To conclude, do not simply believe that the Electoral College is bad because a candidate loses and blames it or if a candidate wins and praises it – accept the outcome because it is fair. When deciding whether or not the it is the best system to elect the president, one must ask what they define to be the best form of electing. Although the direct popular vote may be the simplest and easiest to understand, it is not the most fair and balanced. The Electoral College weighs each and every opinion carefully by having a mix of power between large and small states, protects minority groups from being overpowered and discriminated against, balances the opinions of multiple demographics in order to require a national coalition to win enough votes, let alone the fact that it would be nearly impossible to change with a constitutional amendment. Do not join people impulsively and protest a well-functioning system of electing the president, even if your peers are rallying. Instead, become politically involved through a specific candidate’s campaign that you associate your own opinions with, even if your peers do not agree. Instead of resisting a fair outcome of an election, accept the outcome and make the political party of your choice better next time, even if your peers do not participate. Instead of listening and conforming to the beliefs around you, question why things work the way they do and examine them, even if your peers are not evaluating. Understand that the Electoral College is not the underlying problem and do not just blame the Electoral College, even if your peers blame the system.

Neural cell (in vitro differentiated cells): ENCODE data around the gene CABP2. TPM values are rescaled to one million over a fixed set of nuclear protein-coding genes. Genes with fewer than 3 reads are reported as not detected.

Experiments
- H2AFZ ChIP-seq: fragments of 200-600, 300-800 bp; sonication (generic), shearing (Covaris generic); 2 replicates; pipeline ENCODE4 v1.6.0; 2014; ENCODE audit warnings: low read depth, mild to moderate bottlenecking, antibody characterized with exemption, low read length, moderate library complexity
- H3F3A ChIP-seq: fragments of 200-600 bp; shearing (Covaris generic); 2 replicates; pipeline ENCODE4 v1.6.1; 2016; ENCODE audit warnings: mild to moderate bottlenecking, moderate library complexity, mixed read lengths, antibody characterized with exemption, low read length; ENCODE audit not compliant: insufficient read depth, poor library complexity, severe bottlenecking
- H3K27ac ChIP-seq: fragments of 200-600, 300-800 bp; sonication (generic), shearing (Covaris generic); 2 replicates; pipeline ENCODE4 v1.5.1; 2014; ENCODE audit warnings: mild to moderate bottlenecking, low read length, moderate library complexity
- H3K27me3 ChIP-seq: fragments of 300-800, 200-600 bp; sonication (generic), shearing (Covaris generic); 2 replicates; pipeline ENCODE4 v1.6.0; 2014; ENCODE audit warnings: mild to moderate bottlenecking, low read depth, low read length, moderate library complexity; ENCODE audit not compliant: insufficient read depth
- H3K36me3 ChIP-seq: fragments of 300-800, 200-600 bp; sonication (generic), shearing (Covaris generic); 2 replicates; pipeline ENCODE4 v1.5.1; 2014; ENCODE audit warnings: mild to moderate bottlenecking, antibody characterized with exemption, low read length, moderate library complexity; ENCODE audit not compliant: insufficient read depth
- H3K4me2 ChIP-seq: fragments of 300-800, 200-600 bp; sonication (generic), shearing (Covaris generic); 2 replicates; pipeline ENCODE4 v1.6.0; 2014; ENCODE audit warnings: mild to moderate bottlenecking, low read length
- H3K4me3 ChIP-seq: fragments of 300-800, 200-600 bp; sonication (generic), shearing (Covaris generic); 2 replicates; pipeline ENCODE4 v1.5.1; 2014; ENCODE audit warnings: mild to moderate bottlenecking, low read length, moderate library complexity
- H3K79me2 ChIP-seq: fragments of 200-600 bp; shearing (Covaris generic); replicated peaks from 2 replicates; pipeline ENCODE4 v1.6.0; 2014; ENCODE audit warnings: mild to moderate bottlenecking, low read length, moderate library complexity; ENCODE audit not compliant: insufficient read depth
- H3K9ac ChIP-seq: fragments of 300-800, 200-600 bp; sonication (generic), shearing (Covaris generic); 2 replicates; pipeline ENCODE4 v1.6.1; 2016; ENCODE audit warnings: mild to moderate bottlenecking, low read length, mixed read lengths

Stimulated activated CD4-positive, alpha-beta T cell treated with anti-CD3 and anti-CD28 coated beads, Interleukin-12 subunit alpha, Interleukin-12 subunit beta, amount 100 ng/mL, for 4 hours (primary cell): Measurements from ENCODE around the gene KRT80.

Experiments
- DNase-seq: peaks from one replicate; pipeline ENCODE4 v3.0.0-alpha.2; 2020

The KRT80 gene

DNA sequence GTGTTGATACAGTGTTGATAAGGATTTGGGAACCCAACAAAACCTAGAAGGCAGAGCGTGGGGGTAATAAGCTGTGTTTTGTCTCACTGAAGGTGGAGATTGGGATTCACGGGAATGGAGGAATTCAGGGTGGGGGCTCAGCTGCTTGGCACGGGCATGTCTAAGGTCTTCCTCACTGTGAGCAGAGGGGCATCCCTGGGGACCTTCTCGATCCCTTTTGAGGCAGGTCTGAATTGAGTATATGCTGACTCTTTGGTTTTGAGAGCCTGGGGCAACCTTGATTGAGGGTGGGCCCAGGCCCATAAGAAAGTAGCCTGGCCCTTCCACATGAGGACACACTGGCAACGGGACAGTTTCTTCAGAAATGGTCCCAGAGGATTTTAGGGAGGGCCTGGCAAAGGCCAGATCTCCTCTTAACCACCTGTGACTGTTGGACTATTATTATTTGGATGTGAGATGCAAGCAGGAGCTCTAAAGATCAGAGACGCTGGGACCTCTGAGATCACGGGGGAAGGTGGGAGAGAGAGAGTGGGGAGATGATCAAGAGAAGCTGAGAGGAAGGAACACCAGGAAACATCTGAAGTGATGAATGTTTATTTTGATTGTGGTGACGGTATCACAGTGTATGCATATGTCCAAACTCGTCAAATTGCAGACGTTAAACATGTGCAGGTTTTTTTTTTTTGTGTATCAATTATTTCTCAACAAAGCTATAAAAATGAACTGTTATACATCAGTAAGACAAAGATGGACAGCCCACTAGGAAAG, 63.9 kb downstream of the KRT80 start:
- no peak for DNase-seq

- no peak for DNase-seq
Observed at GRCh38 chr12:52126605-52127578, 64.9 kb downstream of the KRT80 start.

Works Cited

Agrawal, Nina. “All the times in U.S. history that members of the electoral college voted their own way.” Los Angeles Times, 20 Dec. 2016, latimes.com/nation/la-na-faithless-electors-2016-story.html.

Ax, Joseph. “Green Party U.S. election recount bid comes to a close.” Reuters Politics, 13 Dec. 2016, reuters.com/article/us-usa-trump-recount-idUSKBN1411QE.

Balkin, Jack M. “Republicanism and the Constitution of Opportunity.” Texas Law Review, vol. 94, no. 7, June 2016, pp. 1427-1446. Academic Search Premier.

Bolinger, Benjamin. “Point: Abolishing the Electoral College.” International Social Science Review, vol. 82, no. 3/4, June 2007, pp. 179-184. Academic Search Premier.

Emont, Jon. “The Growing Urban-Rural Divide Around the World.” The Atlantic, The Atlantic Monthly Group, 4 Jan. 2017, theatlantic.com/international/archive/2017/01/electoral-college-trump-argentina-malaysia-japan-clinton/512153/.

“Faithless Elector State Laws.” Fair Vote, Veracity Media,

fairvote.org/faithless_elector_state_laws.

“Federalist No. 51 (1788).” Bill of Rights Institute, billofrightsinstitute.org/founding-documents/primary-source-documents/the-federalist-papers/federalist-papers-no-51/.

Friedersdorf, Conor. “Making Up Is Hard To Do.” The Atlantic, The Atlantic Monthly Group. Nov. 2016, theatlantic.com/magazine/archive/2016/11/making-up-is-hard-to-do/501146/.

Glenn, Gary. “The Electoral College and the Development of American Democracy.” Perspectives on Political Science, vol. 32, no. 1, Winter 2003, pp. 4-14, Academic Search Premier.

Gore, D’Angelo. “Presidents Winning Without the Popular Vote.” Factcheck.org, Annenberg Public Policy Center, 24 Mar. 2008, factcheck.org/2008/03/presidents-winning-without-popular-vote/.